There was a moment after the first ten minutes of Anna Karenina when I thought director Joe Wright had somehow confused Tolstoy with Tchaikovsky—it would be understandable, what with both names having that Russian thing going on, and beginning with Ts and ending with Ys—and I was looking at a filmed version of The Nutcracker Suite. Then the drama settled over the dancy-pransy stuff like thick ice on a Siberian lake, and the characters lapsed into something resembling normal film dialogue, although the balletic quality remained as the dominant conceit for the remainder of the film.
In that respect, Anna Karenina is a satisfying holiday piece, especially if you’re sitting, as I was, next to your mother in a theater on the Upper East Side of wintery New York, an area of our own imperial city that would be the modern equivalent of the locales in St. Petersburg where the film’s action takes place. The fact I was wearing a short shearling jacket that makes me look like a hussar—a middle-aged Count Vronsky, perhaps, none of whose lovers ended under trains, but some of whom have definitely been emotional train wrecks—added to the meta quality of this particular movie-going experience.
Anna Karenina isn’t just a ballet confettied with words that are spoken more like sequences of musical notes than sentences that have a meaning to which one can attach real emotion. It is a feature-length fashion film, which explains why so many spreads in the glossy women’s magazines, indeed entire collections from designers, have been inspired by this. In that respect, it is supremely successful. I do not want to go to a black-tie event ever again in my life unless everyone there is styled the way they are in Anna Karenina. And if Marc Jacobs shows up in a see-through lace frock, throw him under a train. (Please. Finally. Thank you.)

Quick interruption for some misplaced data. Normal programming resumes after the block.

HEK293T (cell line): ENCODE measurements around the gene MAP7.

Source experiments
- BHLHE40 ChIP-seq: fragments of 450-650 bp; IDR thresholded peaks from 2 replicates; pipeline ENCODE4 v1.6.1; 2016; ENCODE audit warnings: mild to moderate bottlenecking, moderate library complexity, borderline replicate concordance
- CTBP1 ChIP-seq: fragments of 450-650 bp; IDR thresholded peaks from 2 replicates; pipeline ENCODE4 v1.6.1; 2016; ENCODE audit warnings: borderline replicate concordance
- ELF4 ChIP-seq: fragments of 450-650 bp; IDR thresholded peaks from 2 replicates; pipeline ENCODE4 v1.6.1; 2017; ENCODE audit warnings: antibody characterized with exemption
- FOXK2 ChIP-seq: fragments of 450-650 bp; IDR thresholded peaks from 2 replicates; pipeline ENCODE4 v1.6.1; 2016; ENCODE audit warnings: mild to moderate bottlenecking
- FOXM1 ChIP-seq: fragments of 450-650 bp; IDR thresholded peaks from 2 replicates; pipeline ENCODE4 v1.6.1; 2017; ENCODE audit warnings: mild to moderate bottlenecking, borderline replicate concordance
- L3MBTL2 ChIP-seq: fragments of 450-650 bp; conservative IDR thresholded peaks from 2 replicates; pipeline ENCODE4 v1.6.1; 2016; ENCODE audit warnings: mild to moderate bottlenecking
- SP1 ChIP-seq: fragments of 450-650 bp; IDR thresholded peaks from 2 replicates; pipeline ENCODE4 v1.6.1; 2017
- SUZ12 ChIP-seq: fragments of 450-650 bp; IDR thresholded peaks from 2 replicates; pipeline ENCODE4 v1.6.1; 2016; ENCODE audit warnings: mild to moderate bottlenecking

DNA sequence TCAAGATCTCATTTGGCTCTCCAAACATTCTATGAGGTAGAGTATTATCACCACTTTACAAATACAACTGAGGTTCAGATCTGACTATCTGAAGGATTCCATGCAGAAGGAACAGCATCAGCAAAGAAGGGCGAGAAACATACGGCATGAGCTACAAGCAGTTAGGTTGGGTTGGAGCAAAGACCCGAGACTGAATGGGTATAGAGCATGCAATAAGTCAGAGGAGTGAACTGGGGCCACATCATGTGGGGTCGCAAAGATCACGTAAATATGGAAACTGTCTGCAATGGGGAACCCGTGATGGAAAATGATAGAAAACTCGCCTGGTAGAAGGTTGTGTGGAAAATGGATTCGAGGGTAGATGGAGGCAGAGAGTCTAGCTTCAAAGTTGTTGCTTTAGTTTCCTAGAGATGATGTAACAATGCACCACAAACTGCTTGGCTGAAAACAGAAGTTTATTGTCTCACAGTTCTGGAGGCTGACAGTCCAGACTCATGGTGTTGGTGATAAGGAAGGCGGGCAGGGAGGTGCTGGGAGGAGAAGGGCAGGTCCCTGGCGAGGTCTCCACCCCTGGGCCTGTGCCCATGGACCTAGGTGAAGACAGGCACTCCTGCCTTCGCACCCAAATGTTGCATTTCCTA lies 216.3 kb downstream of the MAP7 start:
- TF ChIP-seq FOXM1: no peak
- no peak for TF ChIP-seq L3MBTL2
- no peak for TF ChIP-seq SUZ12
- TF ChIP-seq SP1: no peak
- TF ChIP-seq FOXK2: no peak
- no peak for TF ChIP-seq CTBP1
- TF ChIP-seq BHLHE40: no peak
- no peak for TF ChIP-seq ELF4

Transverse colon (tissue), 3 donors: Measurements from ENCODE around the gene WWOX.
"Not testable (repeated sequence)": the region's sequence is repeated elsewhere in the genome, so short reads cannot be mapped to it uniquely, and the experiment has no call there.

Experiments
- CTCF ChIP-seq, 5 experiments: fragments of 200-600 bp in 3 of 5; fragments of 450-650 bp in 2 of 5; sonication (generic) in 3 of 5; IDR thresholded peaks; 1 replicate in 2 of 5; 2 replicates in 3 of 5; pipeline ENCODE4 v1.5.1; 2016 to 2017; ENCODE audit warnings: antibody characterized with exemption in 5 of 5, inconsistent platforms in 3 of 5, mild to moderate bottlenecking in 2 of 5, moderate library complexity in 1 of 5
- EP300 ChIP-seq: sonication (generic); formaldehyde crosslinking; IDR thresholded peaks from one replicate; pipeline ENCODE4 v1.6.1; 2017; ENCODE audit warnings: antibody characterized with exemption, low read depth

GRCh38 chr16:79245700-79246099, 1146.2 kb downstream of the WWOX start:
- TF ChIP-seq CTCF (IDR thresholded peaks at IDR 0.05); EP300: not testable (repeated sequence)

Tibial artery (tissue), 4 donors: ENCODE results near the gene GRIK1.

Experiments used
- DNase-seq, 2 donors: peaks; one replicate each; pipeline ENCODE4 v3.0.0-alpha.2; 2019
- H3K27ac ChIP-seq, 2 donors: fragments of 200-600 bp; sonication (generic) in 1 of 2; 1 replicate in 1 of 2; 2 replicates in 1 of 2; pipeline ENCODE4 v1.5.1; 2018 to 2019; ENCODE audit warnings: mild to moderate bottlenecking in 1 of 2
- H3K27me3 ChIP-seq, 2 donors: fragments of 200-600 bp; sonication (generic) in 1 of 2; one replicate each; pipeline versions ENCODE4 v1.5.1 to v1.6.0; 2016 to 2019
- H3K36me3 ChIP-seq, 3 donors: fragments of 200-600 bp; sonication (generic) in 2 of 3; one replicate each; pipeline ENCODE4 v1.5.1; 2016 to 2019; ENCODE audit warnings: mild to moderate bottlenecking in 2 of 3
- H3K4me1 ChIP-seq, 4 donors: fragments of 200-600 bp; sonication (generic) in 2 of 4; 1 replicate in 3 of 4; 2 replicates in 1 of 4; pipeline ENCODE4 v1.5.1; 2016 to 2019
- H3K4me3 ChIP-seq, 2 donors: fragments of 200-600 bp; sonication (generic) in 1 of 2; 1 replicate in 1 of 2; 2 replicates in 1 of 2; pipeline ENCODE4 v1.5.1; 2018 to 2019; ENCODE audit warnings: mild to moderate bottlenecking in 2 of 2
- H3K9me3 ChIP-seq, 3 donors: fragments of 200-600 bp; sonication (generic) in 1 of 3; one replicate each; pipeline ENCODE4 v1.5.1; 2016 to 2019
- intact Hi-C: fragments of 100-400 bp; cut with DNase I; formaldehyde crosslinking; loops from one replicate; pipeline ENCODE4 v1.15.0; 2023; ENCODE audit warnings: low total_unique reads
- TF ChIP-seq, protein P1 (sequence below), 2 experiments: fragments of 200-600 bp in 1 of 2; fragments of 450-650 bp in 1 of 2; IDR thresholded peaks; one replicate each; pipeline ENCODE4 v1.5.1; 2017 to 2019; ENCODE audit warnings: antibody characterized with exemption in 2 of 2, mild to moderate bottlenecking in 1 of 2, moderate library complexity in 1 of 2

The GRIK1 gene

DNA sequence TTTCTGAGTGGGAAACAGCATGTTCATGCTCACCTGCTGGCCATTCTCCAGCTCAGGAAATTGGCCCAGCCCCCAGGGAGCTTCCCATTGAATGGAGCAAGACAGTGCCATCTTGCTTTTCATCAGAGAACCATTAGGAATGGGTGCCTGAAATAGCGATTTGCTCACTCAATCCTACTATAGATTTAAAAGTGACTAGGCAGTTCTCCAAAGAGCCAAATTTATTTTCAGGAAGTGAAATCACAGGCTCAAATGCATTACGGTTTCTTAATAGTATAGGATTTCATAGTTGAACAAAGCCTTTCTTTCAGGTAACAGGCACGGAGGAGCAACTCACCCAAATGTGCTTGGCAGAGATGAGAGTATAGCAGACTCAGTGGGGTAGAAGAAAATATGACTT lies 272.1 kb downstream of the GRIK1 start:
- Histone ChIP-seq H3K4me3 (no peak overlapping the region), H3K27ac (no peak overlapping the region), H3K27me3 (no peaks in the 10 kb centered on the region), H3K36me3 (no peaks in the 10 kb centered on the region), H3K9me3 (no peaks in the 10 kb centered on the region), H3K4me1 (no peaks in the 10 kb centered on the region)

Think back. You’ve touched your face within the past minute or two, haven’t you? You’re probably doing it now, after running your hands over that bacteria farm of a keyboard no less. Bad move. Oh, and take that finger out of your ear. You don’t know where that finger’s been!
Those last two lines belong to a scene from the movie Airplane! (1980) in which a man offers that sage advice to another character who is using his ear for a nose. Yes, you know the sequence, but I bet you don’t know who that man was. He was acclaimed movie director Steven Soderbergh.
"Call Ryan Murphy, tell him I'm sorry I fucked up the Prince "Kiss" number in 'Glee.' And don't let that screeching harridan Madonna sing 'Like a Prayer' at my funeral."
That’s actually not true at all. I made it up. I’m sorry. But you’ll excuse me for getting confused, because Soderbergh’s new film, Contagion, dispenses the same message as Airplane! did 31 years ago: Take that finger out of your ear! It’s dirty.